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CUPE members in the Kootenays who work in the municipal, K-12 and library sectors were the focus of a productive all-presidents meeting here on September 24, 2010.

Continuing a proud tradition in the province’s southeastern corner, B.C. regional staff joined the area’s local presidents on the eve of the Kootenay District Council’s annual general meeting to discuss various issues affecting the membership.

For the K-12 group, bargaining and all-day kindergarten dominated the all-day session.

People are concerned that the government’s zero mandate is not what their members need, and they’re concerned about job security as well,” said CUPE’s K-12 coordinator for B.C., Bill Pegler.

While all-day kindergarten has had general support, he added, there have been mixed results.

Districts are not equipped to provide play-based, all-day kindergarten, and kids are not getting the supports that they need.”

For the library sector, Friday’s meeting revealed the need for more communication between library locals.

People really saw the need to create an informal group that could take part in conference calls or e-mail exchanges to exchange views,” said CUPE’s library coordinator for B.C., Jeff Lawson.

The library group discussed challenges facing the sector, such as self-checkout and its implications for both patrons and workers, and explored the potential for sponsoring community functions that help raise the profile of library workers while complementing CUPE’s objective of promoting literacy.

In the municipal group, the hottest issue was how market adjustments for wage rates are being driven by the employer.

In some cases, the employer is cutting out the union in the negotiation process and dealing directly with employees to get agreements in principle to establish market adjustments, such as for trades or mechanics,” said CUPE’s municipal coordinator for B.C., Joe Badali.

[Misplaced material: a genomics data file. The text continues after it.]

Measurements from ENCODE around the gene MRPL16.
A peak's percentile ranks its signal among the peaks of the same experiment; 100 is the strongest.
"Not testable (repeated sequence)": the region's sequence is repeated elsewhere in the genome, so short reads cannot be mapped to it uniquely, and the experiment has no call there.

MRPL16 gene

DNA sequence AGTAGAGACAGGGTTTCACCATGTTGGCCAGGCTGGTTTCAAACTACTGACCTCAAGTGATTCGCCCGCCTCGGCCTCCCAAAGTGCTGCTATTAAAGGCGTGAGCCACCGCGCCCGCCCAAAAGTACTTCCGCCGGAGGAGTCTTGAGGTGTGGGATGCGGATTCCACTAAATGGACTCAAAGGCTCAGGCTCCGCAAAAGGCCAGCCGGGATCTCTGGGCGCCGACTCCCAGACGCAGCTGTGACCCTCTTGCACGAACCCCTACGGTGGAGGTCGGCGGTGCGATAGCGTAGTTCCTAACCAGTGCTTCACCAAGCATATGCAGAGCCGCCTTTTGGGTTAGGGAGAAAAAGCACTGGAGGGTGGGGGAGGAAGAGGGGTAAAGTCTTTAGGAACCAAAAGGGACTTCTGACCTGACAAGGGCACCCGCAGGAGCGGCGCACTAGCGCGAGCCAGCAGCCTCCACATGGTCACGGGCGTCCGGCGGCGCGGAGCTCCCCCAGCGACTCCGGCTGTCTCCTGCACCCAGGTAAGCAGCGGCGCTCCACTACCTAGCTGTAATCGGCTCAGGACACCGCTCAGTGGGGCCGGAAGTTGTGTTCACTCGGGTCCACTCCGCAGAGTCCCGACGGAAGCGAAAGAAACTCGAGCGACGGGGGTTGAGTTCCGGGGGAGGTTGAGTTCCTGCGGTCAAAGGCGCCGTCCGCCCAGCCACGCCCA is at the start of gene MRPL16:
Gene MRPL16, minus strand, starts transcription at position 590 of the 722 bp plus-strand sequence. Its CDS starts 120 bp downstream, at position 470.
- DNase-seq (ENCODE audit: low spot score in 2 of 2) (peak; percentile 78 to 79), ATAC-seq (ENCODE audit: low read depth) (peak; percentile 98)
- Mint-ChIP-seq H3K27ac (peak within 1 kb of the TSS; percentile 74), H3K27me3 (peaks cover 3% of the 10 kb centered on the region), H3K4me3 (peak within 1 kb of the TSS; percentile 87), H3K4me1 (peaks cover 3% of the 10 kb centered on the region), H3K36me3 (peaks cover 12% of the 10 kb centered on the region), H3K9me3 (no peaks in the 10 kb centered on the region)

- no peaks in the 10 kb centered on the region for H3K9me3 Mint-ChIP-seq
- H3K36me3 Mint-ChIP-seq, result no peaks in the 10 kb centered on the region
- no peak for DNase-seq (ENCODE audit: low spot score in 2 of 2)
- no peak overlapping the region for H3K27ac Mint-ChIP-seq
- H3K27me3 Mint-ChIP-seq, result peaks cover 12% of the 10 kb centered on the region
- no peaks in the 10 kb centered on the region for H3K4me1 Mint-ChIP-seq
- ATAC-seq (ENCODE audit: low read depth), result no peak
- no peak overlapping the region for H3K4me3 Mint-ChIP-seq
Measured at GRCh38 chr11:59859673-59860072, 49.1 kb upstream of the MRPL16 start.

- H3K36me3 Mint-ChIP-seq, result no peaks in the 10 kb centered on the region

CUPE BC’s Strong Communities coordinator Heather Inglis, addressing all three groups, shared some of CUPE BC’s initiatives for member to member contact.

It’s encouraging that, based on today’s discussion alone, two locals are already interested in doing local action plans,” she said.

At the KDC’s AGM on Saturday morning, Inglis handed out report cards to CUPE presidents whose locals had labour-endorsed candidates. The locals will use the report cards to review the three-year performance of those candidates who were elected, thus informing the candidate endorsement process for 2011.

To close the day-long session, CUPE Education representative Connie Credico led the group through an engaging workshop about taxation and attitudes toward it.

CUPE BC secretary-treasurer Mark Hancock, in town for the KDC’s AGM on September 25, also attended a Friday evening roundtable discussion in which local presidents raised a current problem facing each sector and opened the floor to share perspectives and propose solutions.